Psychology Introduction Project

By Jacob B., Stephen C., Lucas C., Steven L. and Blake L.

Origins of Psychology

What we consider psychology first began to be studied all the way back in around 600 BC, beginning with the Greek philosopher Thales of Miletus. He was innovative in the Greek fields of astronomy, mathematics, and medicine, but he brought around the need to explain natural phenomena with rationalized hypothesis. He wanted to find proofs of the truths of the time. He would go onto influence Aristotle and Plato, as they would be famous for their methods of inquiry in the field of psychology, that would last to this day. However, psychology, or mental philosophy as it was called, was generally based on theological and non-empirical explanations; many of the theories or “truths” of the budging field were not being test. In the 19th century, direct observation became much more popular as the method of testing theories. Unfortunately, since mental philosophy was such a small and fledgling field, there was much experimentation done at all through most of the first half of the 1800’s. In the second half, perception, thought, and learning began to be studied scientifically. This opened the door for the notion that the mind needed to be studied in revolutionarily new ways, and this led the way to the modern psychology that we know and use today.

History of Psychology (major approaches and figures that proposed them)

Early philosophers like Plato and Aristotle had an interest in the union of mind and body. However, they relied mostly on their assumptions about the world and lacked scientific tools to accurately asses the world. An example of a false assumption is Dualism which was described by Descartes. He suggested that the body and mind were completely separate. This belief of free will is at odds with the position of determinism, where mental processes are governed by physical actions.

In the nineteenth century, physiologists following the scientific method conducted important experiments to learn more about the mind. Hermann von Helmholtz studied the speed of transmission for nerves and researchers at the University of Berlin stimulated exposed brains of rats to create muscle movement.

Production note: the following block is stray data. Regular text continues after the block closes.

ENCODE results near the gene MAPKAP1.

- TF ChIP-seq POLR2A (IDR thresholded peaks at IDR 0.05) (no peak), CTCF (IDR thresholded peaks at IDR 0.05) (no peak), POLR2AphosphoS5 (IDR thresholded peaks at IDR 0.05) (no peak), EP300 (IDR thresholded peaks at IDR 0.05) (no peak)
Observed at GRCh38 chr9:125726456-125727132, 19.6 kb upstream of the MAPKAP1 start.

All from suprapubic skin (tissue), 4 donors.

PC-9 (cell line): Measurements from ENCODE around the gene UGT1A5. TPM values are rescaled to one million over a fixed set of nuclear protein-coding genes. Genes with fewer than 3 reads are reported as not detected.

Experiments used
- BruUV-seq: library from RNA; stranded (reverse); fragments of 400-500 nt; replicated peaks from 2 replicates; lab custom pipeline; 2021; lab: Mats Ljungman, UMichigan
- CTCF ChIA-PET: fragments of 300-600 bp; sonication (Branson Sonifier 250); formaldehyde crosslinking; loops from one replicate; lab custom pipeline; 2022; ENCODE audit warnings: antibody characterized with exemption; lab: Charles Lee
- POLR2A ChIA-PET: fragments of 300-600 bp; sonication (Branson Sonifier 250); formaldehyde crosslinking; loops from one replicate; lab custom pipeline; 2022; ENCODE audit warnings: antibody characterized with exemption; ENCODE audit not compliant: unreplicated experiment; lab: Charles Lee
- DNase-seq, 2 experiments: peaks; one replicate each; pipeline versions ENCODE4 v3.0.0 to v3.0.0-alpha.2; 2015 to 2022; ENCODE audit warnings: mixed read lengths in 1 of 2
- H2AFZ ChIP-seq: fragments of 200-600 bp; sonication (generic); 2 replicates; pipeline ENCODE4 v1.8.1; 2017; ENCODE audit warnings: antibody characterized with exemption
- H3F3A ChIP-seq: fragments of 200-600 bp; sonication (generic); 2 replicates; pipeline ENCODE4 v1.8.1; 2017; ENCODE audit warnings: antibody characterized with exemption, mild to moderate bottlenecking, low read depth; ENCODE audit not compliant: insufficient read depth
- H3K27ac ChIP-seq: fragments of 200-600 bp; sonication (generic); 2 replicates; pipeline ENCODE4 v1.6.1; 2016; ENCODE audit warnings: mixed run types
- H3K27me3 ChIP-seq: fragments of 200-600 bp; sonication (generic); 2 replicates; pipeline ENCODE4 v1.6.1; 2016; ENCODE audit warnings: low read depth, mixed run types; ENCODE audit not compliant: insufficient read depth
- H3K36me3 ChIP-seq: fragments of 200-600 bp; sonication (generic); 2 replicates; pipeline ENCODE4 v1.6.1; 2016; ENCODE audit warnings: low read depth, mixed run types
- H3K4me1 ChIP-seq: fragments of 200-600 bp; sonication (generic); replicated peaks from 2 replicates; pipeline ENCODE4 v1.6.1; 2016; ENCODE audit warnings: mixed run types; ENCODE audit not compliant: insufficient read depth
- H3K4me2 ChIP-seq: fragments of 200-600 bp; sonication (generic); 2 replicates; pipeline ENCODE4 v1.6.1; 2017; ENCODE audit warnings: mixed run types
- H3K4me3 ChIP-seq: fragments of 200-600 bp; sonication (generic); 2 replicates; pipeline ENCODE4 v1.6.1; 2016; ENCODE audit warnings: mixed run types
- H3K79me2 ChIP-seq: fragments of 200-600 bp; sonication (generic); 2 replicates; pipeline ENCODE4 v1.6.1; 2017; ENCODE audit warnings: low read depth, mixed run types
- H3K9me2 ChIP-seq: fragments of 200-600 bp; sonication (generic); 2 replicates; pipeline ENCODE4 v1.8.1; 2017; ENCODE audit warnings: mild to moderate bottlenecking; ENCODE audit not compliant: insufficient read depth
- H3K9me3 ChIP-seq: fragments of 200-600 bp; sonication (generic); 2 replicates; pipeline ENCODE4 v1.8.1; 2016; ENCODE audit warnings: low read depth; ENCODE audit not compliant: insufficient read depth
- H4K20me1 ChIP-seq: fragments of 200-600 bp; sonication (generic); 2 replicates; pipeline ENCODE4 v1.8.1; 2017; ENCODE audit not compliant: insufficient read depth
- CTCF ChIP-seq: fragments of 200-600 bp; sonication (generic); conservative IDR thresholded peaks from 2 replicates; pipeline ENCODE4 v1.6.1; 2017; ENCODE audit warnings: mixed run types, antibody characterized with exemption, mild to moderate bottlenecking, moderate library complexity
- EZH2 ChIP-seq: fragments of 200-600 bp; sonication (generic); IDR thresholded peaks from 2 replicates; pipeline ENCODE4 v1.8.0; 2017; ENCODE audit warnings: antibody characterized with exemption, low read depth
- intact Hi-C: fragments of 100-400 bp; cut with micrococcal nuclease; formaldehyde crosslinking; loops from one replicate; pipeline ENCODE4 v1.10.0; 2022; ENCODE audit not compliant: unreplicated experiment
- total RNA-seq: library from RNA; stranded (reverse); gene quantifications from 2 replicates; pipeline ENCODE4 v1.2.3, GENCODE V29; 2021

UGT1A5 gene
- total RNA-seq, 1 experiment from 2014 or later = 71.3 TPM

Structuralism

Wilhelm Wundt, a nineteenth century German scientist, pioneered structuralism, an approach to psychology that involves breaking down experiences of the world into the basic parts. Subjects in his experiments would observe and report their own experiences. Wilhelm wanted to model the study of psychology after other sciences like chemistry and physics by finding the building blocks of human experience.


Functionalism

In the late eighteenth century, William James created a new study of psychology that focused on the functions of mental processes. He believed that branches of psychology that studied the mechanics of the brain like structuralism were important, but that studying the applications of mental functions was more important. William, inspired by the theory of evolution, tried to understand how brains can adapt to different circumstances. In addition, the studies of functionalism included some of the first experiments with nonhuman subjects.


In the late eighteenth century, William James created a new study of psychology that focused on the functions of mental processes. He believed that branches of psychology that studied the mechanics of the brain like structuralism were important, but that studying the applications of mental functions was more important. William, inspired by the theory of evolution, tried to understand how brains can adapt to different circumstances. In addition, the studies of functionalism included some of the first experiments with nonhuman subjects.


Psychoanalysis

During the same time as structuralism, Austrian psychologist Sigmund Freud developed a method to talk with patients with neurotic disorders. He discovered that when patients talked about their experiences, their symptoms would disappear. Sigmund Freud’s work is well known by many non-psychologists, but psychoanalysis was not particularly revolutionary for psychology. His work has been criticized for lack of evidence and studies.


Humanistic Psychology


Humanistic Psychology developed from the criticism of psychoanalysis. It emphasizes the role of free will rather than the environment or unconscious processes. Humanist psychologists believe that all human beings are trying to find self-actualization they focus on feelings like love and feeling needed instead of scientific experiments.

Goals of Psychology